Feature: Namibian children voice for themselves through self-produced radio programs

0 Comment(s)Print E-mail Xinhua, February 14, 2023
Adjust font size:

WINDHOEK, Feb. 13 (Xinhua) -- A group of Namibian children on Monday recorded audio programs to be aired on the national Namibian Broadcasting Corporation.

Mathew Haipare, 13, along with his peers, was speaking his mind about social issues of children's concern in a studio, dubbed Uitani Childline Radio, in Windhoek, the capital of Nambia.

As a brainchild of Lifeline Childline Namibia, an institution that provides free counseling to locals, the studio was launched in 2005 to allow children to drive their own messaging for greater impact.

The content, which is produced from the studio and lasts 30 minutes to an hour for one show, is pre-recorded and aired on the Namibian Broadcasting Corporation and social media platforms.

Stanley Similo, director general of Namibian Broadcasting Corporation, said the children's program is broadcast every Saturday morning and has grown into a popular slot for local children keen to be informed about their rights.

"It has reached children in the deepest rural areas, and its impact is immeasurable," he said.

About 20 children are currently attached to the studio as presenters, creating content, said Elizabeth Hamurenge, the coordinator of the studio, who guides the young presenters, and oversees the quality of the programs.

According to her, since its establishment, the studio has given young people a place to advocate for their peers through content appropriate for their age and speak their minds.

"I wanted to join it because I have been trying to help homeless kids. I wanted to use my voice to be their voice," said Haipare, who joined the studio in February 2022. Haipare's role includes conducting research on the topics and interviewing experts to provide better insight into the issues.

With the guidance of the coordinator, Haipare chooses topics ranging from bullying, abuse, careers, and internet safety to empowering youngsters to tackle social challenges.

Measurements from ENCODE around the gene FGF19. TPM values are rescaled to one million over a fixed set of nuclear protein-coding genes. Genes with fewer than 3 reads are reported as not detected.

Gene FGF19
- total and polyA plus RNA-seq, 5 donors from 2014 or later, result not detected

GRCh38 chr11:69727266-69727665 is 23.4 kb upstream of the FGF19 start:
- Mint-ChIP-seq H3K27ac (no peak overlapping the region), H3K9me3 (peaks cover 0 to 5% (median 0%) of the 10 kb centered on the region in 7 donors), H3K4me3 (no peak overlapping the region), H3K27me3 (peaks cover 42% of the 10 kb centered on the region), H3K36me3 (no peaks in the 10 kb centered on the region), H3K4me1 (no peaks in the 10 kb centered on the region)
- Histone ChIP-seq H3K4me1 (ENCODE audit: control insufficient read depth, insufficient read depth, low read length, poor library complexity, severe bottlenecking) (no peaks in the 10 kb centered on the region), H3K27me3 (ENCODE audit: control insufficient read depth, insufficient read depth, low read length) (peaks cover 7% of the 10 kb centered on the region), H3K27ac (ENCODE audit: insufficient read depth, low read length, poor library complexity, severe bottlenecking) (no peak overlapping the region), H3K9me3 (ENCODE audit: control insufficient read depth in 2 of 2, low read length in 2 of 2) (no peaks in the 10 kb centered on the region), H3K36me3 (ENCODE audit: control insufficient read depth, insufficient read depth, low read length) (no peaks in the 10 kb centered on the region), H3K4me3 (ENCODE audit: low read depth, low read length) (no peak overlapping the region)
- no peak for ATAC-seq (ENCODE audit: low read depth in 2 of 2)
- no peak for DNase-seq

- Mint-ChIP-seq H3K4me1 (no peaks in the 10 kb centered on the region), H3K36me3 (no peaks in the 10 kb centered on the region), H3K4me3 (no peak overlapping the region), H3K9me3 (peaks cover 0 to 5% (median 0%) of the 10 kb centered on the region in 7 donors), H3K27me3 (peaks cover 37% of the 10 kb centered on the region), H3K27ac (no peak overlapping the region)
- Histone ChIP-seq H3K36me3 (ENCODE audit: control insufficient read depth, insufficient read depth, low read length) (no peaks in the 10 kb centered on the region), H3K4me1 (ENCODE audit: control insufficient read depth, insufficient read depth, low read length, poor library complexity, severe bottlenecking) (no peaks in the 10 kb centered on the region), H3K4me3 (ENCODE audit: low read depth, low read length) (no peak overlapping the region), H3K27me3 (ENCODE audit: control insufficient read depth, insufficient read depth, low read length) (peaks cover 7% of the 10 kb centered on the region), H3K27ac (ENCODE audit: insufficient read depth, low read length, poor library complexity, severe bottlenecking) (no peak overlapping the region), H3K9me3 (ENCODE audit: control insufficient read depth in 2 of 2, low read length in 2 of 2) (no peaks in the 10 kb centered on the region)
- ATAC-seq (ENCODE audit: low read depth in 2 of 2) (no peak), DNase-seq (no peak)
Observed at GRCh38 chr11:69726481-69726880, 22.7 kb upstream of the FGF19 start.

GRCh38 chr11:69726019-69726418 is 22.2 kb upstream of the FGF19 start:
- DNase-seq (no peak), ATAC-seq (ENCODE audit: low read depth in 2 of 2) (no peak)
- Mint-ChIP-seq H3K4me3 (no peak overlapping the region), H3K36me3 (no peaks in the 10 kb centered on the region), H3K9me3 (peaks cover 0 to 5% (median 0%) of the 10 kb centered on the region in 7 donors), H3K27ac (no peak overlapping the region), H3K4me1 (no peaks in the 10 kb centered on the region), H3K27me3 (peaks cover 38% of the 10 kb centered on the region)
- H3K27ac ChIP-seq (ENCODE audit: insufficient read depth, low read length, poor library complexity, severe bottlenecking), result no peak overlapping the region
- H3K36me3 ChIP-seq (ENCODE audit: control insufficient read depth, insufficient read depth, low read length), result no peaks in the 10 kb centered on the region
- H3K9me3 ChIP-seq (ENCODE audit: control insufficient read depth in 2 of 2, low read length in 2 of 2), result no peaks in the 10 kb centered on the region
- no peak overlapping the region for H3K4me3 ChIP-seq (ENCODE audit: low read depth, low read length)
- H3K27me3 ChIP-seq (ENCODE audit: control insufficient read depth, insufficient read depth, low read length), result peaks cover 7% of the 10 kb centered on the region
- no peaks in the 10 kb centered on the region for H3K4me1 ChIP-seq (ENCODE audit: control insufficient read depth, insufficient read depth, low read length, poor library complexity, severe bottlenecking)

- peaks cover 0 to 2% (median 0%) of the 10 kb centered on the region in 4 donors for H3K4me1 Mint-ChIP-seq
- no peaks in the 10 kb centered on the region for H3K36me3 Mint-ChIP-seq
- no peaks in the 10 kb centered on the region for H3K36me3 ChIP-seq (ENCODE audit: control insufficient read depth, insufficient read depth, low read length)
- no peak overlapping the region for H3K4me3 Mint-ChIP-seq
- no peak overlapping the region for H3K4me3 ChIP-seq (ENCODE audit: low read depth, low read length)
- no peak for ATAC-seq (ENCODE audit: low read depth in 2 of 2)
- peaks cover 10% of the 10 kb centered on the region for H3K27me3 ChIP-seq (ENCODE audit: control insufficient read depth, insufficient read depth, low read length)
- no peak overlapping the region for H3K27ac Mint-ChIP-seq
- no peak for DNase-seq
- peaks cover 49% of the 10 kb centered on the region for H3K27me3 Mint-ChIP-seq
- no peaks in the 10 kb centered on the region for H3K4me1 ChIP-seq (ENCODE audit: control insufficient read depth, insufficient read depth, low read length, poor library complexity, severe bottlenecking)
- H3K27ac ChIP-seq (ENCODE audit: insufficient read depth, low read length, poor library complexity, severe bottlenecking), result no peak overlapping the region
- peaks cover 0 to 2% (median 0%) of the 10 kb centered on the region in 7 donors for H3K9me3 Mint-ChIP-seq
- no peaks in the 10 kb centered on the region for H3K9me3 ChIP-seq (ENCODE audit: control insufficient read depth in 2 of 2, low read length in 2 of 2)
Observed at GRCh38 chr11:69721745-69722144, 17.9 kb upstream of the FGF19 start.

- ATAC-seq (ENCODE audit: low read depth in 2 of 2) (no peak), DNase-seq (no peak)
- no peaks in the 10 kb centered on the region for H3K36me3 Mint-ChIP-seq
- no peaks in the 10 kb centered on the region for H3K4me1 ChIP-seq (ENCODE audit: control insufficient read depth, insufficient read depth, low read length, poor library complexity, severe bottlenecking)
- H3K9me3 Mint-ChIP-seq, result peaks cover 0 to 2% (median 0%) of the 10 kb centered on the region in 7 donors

"It has not only allowed me to demonstrate my talent, but is resourceful to kids because we talk what kids talk about, and nobody knows children's struggles like children do," he said.

The children-produced shows have become instrumental in shaping the mindset of many children in Namibia, gaining children's trust, and becoming their confidante.

"I like listening to the shows because I learn new things and can relate to the topics. It has also allowed me to stand up for myself in difficult situations," said 14-year-old Eline David, an avid listener of the show.

Far and beyond the studio walls and instruments, the young aspiring presenters also undergo training to be equipped with technical and soft skills. "We were trained by professionals who taught us aspects like punctuality and conduct," Haipare said.

Haipare also got chances to travel to local places as part of the fieldwork, which he said has exposed him to different cultures and enhanced his understanding of the challenges children face. Away from the studio microphone, children in the community engage him on various topics he hosted on the radio and equally seek advice.

As Namibia joined the rest of the world in commemorating World Radio Day under the theme of "Radio and Peace" Monday, Haipare said the radio remains critical to fostering unity, and it has helped him exude passion for positively impacting the lives of fellow children.

"It is important because it helps our listeners to communicate about their daily struggles and help each other find solutions. Radio is a safe platform, and the more we find solutions to problems, the more we promote peace," he said.

The studio is sustained with funding from Lifeline Childline, donors, and key partners, said Hamurenge, the coordinator of the studio, adding that the studio is in the process of applying for a broadcast radio license to become an independent and live station, enabling more robust interaction of children and impacting children who face challenges in their communities. Enditem

Follow China.org.cn on Twitter and Facebook to join the conversation.
ChinaNews App Download
Print E-mail Bookmark and Share

Go to Forum >>0 Comment(s)

No comments.

Add your comments...

  • User Name Required
  • Your Comment
  • Enter the words you see:   
    Racist, abusive and off-topic comments may be removed by the moderator.
Send your storiesGet more from China.org.cnMobileRSSNewsletter